Regarding dull or muddy prints, usually they’re caused by having too many different dark tones in too small an area on the histogram. That means no tonal separation in the shadows. No tonal separation means a muddy print. Pushing blacks up early in the edit alleviates this. Essentially, I’m giving my blacks and shadows more room to spread out. I can always make them darker later on. Then the only tones in the darker zones are the ones I’ve decided to put there. Because of that, the prints are never muddy. Again, what I’ve showed here is only a prep process before the real editing begins. I’m trying to give myself maximum flexibility because I like having options! Hope this helps!

  3. On September 2, 2017 at 2:53 pm Heike wrote:

    I can’t even count how often some creative editing in the end ruined the shadows in my images, so thank you so much for this video, especially for showing the little curves trick!
    One question: at the end of the video you use the soft light blend mode to increase the contrast. Why soft light blend mode and not a contrast slider?

    1. On September 2, 2017 at 5:18 pm Jim Welninski replied:

      Hi Heike!
      I’m glad that you found it helpful. As for using the blend mode, it’s an old habit. I will reach for a blend mode before anything else because I like the way they look. It’s really that simple! I much prefer them to any contrast slider I’ve ever seen. Just a personal preference. If the contrast slider works for you, go for it! My view is that it makes no difference which tool you use, it’s the result that counts. ????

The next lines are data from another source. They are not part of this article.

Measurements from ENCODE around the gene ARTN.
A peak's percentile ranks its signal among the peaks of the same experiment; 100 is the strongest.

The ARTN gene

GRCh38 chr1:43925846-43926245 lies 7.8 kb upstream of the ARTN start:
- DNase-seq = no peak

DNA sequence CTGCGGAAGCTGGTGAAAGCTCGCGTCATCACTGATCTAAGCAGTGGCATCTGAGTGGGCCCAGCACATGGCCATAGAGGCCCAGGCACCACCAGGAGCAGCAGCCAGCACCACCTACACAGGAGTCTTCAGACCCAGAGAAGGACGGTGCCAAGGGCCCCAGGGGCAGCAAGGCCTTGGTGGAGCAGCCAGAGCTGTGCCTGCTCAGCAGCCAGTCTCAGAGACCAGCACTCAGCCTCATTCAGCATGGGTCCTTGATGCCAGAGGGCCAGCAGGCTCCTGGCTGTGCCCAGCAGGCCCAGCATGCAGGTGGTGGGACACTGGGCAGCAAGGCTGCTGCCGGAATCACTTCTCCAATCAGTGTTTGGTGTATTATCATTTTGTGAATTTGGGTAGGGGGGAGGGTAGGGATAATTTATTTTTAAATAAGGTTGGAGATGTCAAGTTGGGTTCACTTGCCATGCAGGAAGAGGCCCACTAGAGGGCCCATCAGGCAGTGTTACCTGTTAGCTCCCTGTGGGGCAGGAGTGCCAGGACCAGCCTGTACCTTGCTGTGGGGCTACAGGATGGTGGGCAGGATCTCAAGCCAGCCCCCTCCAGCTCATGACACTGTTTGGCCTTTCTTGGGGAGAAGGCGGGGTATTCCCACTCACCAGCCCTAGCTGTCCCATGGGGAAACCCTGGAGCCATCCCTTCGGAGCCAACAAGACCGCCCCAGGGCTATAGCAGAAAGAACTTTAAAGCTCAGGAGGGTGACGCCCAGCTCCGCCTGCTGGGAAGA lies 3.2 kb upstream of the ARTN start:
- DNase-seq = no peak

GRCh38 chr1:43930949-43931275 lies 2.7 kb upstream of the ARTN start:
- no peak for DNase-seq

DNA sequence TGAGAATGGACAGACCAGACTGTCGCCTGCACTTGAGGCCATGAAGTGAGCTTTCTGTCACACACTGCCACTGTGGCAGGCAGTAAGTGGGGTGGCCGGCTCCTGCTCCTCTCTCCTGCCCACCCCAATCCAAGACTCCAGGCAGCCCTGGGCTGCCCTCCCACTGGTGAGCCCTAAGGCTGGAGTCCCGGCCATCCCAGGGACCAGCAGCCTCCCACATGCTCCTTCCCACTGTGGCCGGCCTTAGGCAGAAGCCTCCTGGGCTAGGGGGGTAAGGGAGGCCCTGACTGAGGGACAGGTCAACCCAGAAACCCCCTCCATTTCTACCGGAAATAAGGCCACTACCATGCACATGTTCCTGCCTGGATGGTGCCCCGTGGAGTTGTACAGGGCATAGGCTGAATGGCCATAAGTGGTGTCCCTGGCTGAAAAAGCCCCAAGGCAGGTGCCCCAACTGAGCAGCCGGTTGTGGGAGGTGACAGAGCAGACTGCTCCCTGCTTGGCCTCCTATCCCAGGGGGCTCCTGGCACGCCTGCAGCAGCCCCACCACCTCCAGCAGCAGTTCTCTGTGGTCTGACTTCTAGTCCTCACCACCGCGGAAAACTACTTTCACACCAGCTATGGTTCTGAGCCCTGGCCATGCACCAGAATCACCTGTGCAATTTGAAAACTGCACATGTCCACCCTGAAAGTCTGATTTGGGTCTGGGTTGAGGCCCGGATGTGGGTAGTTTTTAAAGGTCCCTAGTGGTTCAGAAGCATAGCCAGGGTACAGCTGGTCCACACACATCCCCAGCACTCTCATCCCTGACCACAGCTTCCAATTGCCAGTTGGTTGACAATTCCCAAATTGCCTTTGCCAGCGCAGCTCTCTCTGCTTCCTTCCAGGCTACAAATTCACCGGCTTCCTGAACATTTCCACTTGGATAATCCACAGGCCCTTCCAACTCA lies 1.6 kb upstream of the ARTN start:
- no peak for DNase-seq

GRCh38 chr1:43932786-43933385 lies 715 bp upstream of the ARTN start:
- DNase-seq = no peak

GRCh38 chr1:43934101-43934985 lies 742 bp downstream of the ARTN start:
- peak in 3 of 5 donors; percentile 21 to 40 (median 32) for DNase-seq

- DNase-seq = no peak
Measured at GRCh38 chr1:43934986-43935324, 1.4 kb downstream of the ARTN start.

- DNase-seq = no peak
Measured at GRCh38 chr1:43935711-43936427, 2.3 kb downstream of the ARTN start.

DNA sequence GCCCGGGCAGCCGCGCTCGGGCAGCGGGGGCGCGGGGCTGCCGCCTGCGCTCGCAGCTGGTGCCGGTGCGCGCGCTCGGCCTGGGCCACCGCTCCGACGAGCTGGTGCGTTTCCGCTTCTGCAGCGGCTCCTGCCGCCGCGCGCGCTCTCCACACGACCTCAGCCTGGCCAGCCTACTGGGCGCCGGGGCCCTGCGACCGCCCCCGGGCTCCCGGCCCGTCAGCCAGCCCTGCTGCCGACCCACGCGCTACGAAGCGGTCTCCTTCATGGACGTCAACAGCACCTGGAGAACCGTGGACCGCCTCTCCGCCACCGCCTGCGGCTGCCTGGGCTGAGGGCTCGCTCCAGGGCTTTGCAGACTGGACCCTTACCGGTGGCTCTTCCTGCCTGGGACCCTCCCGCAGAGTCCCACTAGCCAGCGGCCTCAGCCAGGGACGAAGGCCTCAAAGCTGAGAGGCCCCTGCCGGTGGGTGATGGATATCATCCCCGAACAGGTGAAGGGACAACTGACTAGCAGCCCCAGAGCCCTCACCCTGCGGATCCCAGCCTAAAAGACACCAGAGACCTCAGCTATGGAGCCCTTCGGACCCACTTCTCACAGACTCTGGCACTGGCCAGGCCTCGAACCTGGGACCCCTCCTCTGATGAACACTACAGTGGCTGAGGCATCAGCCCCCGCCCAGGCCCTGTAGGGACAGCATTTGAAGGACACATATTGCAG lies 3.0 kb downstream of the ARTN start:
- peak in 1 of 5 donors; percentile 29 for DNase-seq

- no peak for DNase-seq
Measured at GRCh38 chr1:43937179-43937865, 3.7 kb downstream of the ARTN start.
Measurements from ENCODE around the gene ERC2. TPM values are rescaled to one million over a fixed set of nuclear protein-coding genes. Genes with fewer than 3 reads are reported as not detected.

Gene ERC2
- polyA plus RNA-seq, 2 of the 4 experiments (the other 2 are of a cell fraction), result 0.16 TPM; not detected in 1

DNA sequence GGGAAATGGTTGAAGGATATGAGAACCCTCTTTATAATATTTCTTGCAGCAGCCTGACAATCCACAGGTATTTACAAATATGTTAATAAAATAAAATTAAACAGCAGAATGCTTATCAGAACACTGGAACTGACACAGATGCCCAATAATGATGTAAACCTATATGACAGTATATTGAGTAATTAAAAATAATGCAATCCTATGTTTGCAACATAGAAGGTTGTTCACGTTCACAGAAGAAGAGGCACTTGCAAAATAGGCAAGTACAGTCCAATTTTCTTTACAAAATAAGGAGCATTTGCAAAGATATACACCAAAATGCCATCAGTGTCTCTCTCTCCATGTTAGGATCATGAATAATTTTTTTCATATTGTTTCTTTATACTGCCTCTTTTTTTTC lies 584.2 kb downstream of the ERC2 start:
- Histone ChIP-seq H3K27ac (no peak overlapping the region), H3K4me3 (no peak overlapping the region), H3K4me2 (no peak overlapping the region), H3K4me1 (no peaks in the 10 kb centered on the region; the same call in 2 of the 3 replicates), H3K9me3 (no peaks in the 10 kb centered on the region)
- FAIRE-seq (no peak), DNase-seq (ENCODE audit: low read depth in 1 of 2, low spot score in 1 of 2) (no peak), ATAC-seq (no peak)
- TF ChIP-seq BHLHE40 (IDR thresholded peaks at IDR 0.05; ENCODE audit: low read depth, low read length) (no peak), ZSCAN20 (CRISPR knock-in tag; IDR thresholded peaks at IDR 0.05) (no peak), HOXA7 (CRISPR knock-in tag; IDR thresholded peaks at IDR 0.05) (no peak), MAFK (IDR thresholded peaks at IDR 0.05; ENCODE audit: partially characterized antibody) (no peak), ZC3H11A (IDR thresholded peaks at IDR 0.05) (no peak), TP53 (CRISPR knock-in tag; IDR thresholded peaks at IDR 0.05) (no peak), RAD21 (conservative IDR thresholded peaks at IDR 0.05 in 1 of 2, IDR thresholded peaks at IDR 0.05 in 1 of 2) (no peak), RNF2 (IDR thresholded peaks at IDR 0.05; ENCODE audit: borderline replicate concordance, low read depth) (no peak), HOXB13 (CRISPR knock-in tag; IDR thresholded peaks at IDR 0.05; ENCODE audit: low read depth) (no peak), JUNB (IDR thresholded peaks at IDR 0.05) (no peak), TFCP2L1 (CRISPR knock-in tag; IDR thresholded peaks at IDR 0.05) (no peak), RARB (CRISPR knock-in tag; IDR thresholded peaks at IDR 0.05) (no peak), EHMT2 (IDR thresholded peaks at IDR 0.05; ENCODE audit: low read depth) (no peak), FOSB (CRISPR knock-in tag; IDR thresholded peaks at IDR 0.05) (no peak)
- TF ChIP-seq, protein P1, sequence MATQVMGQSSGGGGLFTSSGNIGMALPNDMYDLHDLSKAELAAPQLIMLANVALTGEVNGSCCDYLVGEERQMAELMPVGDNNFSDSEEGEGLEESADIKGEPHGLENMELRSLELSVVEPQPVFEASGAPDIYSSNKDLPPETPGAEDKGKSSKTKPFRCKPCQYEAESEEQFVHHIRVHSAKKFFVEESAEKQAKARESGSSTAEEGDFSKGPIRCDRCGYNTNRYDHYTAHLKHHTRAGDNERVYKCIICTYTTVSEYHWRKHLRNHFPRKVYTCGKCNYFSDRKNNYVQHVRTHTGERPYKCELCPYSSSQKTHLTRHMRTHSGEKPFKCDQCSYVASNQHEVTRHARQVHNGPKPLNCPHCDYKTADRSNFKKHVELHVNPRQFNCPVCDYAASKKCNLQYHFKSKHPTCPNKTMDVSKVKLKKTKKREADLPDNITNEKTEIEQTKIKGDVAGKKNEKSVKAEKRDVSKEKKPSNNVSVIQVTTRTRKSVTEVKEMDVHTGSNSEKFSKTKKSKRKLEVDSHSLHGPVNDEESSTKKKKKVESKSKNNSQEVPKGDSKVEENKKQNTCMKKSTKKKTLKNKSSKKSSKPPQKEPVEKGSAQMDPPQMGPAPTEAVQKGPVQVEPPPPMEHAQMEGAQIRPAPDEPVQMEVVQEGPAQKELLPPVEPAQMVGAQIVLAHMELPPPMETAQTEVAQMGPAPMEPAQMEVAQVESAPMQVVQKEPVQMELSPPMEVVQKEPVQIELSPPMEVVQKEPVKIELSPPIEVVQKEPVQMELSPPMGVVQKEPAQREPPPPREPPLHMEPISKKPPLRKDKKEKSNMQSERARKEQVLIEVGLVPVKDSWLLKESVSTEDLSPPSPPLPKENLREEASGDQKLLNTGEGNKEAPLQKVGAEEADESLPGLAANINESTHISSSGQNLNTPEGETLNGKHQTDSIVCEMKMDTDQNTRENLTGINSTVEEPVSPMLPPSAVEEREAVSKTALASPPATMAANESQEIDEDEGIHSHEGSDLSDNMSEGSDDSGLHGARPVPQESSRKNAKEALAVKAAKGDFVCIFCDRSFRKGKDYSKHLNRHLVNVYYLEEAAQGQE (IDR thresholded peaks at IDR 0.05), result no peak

4. On September 2, 2017 at 9:47 pm marc labro wrote:

    hallo Jim, can you please share the image, even with a watermark, to try ?


    1. On September 3, 2017 at 12:51 pm Jim Welninski replied:

      Hi Marc,
      I’m afraid I can’t share this particular image. However, this technique will work with any photo you already have. Think in terms of tones. Watch your histogram and stay away from the edges at this stage. Leave yourself plenty of room to move the tones around later in the edit. And remember, the goal is for you to master the idea and the approach. It doesn’t matter if your photo doesn’t end up looking like mine. What’s important is the PROCESS of creating work because that means engaging with your own vision and growing as an artist. I think that’s far more important than the work that results from it. When you engage the process and worry less about results, you own it.

  5. On September 3, 2017 at 8:29 am Kathleen Nelson wrote:

    This was a very helpful video, Jim. It was easy to follow, and I learned some things I didn’t even realize On1 could do (I’m fairly new at this). I will be practicing this on some of my older RAW photos that will certainly benefit from these initial prepping stages.

    Thanks much.

    1. On September 3, 2017 at 12:52 pm Jim Welninski replied:

      Hi Colleen,
      Thanks for taking the time to share! I’m so glad you found this helpful. Keep working!

  6. On September 25, 2017 at 3:12 am Barbara Hayton wrote:

    Thank you, Jim, for a very practical and helpful video. I’ve never learned about looking at the value in the histogram and using that in curves and making a mask to copy and paste. Besides the video, I enjoyed reading all the comments and your replies which explained the thought process more and not so much a “do this”, “don’t do this” approach. I hope you do a lot more videos on ON1.

  7. On September 25, 2017 at 6:48 am Priscilla Steelman wrote:

    What WONDERFUL tips for that oh-too-common problem. ………..solved! Taking the time to do what you showed us how to at the front—sure makes the end result MUCH more perfect!